My eyes are constantly red and watery. Is my diabetes to blame?
A. Paul Chous, MA, OD, FAAO, responds
You likely have a common condition known as dry eye syndrome. Symptoms include a scratchy sensation (like fine grains of sand are caught in your eyes), burning, itching, blurred and fluctuating vision, light sensitivity, redness, and watery eyes. People with diabetes have an increased risk for this disorder (known as keratoconjunctivitis sicca). One study showed that people with diabetes have a 50 percent chance of developing dry eye syndrome.
What to Know
Normal tears consist of three layers. The outer layer is made of oil and prevents evaporation from the surface of the eye. A middle layer, which is mostly water, is secreted by your tear glands. An inner mucus layer allows the middle layer to adhere to the tissue on the eye’s surface, which is naturally water repellant.
Many cases of diabetes-related dry eye are caused by autonomic neuropathy. Nerves that sense dryness control your tear glands—the same glands that produce the middle layer of your tears. Chronic high blood glucose can damage those nerves, leading to insufficient tear production. When the cornea, the window overlying the colored parts of your eye, is not well lubricated, the cells of the cornea become damaged, and nerve endings are exposed, leading to pain and reflex tearing.
Chronically high blood glucose also affects the quality of your tears by increasing the amount of glucose in those tears and disrupting their normal chemical composition, a factor that also contributes to symptoms of dry eye.
Another very common cause of dry eye is blocked oil glands in the eyelids, which results in abnormally fast evaporation of tears.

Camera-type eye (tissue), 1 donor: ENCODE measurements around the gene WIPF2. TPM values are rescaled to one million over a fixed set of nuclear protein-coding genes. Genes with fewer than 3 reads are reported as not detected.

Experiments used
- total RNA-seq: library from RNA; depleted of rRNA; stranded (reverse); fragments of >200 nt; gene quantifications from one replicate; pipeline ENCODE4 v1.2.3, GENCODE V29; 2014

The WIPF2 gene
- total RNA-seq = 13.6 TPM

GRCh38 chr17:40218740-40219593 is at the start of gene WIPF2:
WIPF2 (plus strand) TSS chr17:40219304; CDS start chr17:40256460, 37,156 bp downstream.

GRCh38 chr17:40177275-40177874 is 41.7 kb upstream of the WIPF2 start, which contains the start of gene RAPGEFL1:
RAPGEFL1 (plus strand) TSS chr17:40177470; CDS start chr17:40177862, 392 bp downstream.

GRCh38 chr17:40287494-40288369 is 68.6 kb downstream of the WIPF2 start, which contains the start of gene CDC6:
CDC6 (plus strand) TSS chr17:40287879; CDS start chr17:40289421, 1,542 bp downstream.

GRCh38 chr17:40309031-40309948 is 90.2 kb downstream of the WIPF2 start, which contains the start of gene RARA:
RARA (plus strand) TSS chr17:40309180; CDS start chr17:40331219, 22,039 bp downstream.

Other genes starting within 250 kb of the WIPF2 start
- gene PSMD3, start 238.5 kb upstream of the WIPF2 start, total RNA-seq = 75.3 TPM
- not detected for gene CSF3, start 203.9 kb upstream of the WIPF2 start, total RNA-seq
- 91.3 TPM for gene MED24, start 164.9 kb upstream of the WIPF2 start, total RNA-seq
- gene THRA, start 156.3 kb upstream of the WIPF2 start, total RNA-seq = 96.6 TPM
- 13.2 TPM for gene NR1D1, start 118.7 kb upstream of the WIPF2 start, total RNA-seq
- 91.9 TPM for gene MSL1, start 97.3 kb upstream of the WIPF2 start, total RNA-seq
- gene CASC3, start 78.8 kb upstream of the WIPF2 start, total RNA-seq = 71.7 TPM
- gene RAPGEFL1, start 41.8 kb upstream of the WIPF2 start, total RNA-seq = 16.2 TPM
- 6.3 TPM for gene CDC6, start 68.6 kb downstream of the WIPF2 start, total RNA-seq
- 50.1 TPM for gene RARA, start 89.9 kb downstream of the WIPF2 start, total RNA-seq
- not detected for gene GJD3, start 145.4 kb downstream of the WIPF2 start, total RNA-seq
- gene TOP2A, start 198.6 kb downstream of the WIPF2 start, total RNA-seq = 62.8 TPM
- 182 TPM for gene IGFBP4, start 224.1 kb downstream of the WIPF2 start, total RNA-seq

What to Do
Keeping blood glucose levels within your goal range is the first step in preventing and treating dry eye syndrome associated with diabetes.
Over-the-counter eye drops can help; just be sure to choose one that says “preservative free” on the label. If that doesn’t help, an eye doctor can treat dry eye using a variety of techniques, depending on the underlying cause. Those include artificial tear supplements designed to mimic deficient tear components, medications that reduce inflammation on the surface of the eye and thereby increase the production of tears, and tear duct plugs or laser cautery that help keep tears on the surface of the eye for a longer period of time. Treatments that improve clogged eyelid oil glands are also available.
Lifestyle changes can be effective, as well. Add omega-3 fatty acids to your diet by eating cold-water fish such as salmon or by taking a supplement that contains both omega-3s and omega-6s, such as evening primrose oil. This has been shown to increase the quantity and quality of tears. And use a humidifier to add moisture to your environment.
Dry eye syndrome affects many people over the age of 45, particularly postmenopausal women. People with diabetes are also at an increased risk. Consult with your eye doctor to be tested, diagnosed, and treated.
A. Paul Chous, MA, OD, FAAO, an optometrist in Tacoma, Washington, is an associate professor at Western University College of Health Sciences, where he teaches a course titled “Advanced Topics in Diabetes & Diabetes-Related Eye Disease.” The author of Diabetic Eye Disease: Lessons From a Diabetic Eye Doctor, he has type 1 diabetes.